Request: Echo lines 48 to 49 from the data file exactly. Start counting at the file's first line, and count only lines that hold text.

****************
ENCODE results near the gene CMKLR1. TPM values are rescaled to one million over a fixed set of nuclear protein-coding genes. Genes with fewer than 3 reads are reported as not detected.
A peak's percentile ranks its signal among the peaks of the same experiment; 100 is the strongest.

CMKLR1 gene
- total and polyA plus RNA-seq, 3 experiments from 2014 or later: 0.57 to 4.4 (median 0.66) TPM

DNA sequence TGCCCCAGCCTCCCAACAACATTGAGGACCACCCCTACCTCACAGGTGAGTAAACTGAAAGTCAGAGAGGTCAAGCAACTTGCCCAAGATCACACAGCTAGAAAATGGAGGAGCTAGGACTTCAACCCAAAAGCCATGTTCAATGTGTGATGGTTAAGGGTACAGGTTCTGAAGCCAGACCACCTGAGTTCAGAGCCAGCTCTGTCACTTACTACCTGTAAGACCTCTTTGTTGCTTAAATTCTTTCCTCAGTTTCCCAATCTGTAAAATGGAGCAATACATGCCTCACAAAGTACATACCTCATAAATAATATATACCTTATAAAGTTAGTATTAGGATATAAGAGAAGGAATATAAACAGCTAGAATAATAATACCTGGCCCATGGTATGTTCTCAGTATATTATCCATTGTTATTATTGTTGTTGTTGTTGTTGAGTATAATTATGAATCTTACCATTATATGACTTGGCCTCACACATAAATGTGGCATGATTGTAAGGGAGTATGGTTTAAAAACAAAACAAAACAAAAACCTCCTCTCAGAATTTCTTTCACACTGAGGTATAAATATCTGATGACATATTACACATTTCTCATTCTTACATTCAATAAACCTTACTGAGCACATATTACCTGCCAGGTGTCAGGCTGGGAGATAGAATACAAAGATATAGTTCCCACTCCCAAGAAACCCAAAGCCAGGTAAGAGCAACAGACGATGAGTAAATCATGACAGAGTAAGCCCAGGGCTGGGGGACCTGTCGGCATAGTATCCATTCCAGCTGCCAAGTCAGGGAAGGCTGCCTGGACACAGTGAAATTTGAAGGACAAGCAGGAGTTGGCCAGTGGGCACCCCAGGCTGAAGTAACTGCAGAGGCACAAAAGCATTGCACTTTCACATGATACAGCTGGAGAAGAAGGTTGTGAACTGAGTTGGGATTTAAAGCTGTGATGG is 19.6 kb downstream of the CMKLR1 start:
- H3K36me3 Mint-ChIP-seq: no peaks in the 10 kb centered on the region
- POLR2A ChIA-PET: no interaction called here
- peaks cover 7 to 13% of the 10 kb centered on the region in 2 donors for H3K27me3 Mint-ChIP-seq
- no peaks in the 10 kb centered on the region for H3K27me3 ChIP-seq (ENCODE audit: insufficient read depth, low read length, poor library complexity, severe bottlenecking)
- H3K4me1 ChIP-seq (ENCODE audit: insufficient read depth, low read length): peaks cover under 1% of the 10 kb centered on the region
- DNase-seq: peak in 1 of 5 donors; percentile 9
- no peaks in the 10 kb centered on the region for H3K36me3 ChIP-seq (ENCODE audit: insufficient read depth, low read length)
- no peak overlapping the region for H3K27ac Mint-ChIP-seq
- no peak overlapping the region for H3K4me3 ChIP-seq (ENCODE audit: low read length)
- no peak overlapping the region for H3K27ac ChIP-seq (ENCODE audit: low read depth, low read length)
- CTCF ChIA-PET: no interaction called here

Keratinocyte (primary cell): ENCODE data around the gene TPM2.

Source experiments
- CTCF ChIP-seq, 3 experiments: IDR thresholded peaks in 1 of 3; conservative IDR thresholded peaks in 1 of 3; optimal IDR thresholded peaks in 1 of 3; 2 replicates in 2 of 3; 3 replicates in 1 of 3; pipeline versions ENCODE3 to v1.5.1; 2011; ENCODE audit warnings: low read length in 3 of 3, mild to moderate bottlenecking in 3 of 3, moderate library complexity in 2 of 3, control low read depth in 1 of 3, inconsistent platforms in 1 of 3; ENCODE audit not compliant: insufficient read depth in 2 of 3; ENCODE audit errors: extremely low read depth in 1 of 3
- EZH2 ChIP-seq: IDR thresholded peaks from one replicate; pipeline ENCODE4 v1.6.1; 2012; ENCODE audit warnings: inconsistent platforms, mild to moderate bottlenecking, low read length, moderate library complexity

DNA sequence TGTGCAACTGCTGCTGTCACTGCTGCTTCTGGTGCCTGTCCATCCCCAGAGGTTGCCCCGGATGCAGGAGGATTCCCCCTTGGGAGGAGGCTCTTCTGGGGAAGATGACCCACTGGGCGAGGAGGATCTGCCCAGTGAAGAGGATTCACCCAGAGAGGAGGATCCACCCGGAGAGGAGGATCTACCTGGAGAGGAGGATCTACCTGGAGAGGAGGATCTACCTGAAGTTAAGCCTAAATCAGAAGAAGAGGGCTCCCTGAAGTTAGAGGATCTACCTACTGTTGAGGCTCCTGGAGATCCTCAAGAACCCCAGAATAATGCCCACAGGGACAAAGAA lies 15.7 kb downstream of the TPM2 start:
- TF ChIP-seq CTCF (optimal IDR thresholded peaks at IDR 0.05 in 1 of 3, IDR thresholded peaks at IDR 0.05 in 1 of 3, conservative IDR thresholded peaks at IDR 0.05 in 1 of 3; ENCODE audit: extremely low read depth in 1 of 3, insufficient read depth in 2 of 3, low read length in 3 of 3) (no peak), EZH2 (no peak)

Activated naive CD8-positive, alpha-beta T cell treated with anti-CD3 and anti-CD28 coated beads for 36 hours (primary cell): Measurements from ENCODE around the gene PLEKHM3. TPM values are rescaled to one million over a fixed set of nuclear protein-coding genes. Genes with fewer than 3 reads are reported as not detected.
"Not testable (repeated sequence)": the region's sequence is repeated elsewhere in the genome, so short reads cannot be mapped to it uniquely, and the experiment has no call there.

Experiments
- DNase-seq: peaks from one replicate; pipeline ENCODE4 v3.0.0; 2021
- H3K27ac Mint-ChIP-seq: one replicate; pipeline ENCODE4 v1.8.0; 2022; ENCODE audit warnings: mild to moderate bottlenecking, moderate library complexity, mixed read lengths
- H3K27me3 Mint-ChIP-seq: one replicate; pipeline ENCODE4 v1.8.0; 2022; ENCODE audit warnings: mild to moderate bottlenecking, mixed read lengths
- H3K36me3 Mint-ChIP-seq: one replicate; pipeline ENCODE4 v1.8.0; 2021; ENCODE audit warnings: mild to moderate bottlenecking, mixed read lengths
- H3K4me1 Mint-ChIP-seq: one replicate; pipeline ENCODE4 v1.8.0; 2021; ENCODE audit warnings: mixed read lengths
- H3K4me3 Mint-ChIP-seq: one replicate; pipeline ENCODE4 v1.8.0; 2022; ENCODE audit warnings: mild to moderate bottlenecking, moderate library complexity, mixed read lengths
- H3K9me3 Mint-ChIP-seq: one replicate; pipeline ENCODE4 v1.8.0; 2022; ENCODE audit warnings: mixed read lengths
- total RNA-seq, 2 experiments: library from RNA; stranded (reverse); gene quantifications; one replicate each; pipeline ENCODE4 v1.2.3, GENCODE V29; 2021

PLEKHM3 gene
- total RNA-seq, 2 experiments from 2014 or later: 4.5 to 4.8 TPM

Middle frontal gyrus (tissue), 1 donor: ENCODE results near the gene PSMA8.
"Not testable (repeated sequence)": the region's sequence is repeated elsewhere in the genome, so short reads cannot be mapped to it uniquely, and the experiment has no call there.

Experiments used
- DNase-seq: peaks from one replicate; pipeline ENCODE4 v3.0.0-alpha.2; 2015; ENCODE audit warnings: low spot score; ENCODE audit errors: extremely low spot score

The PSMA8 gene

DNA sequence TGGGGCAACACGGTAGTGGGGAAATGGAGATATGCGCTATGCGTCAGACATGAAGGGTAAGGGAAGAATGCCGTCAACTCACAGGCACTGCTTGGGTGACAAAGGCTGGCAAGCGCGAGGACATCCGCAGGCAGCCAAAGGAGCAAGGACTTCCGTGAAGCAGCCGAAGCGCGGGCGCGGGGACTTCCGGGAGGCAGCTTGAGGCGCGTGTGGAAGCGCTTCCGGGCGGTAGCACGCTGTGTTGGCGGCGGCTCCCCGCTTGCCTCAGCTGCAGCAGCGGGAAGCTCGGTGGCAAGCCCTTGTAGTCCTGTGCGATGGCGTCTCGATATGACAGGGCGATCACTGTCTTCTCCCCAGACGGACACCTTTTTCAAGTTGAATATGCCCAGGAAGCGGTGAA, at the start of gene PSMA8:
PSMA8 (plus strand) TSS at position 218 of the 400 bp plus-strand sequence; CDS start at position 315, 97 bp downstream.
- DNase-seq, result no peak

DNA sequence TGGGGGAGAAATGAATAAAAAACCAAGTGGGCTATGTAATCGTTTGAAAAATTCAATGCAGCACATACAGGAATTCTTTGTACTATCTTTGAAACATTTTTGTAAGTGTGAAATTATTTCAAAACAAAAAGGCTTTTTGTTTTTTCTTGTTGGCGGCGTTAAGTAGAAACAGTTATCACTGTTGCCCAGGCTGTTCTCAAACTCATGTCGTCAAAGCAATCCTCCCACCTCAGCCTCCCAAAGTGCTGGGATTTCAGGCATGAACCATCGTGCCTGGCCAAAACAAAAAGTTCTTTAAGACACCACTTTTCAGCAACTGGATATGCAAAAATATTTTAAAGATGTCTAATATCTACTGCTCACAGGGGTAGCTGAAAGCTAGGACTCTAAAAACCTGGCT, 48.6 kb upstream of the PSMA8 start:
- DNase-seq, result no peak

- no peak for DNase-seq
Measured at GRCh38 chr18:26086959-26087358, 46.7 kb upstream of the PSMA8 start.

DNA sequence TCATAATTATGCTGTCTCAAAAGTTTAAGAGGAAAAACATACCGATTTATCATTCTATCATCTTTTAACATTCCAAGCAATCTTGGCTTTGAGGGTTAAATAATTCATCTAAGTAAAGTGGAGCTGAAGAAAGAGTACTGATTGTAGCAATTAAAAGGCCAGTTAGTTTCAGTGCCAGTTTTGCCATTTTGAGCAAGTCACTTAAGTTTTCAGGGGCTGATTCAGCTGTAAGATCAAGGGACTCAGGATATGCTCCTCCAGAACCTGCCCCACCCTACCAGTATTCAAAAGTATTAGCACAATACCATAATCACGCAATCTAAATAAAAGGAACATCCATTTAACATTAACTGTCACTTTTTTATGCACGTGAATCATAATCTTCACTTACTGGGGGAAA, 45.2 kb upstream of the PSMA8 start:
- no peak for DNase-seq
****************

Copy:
DNA sequence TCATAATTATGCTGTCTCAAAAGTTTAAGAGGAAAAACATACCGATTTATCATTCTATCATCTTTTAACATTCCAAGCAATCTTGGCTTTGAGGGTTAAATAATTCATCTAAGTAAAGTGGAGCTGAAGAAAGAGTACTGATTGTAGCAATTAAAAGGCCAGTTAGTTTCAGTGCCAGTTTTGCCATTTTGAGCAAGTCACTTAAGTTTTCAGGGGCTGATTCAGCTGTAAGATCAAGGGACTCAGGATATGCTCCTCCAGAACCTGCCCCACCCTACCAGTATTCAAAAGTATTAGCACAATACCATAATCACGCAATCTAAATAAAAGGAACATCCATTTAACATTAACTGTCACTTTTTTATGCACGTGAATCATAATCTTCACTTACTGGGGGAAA, 45.2 kb upstream of the PSMA8 start:
- no peak for DNase-seq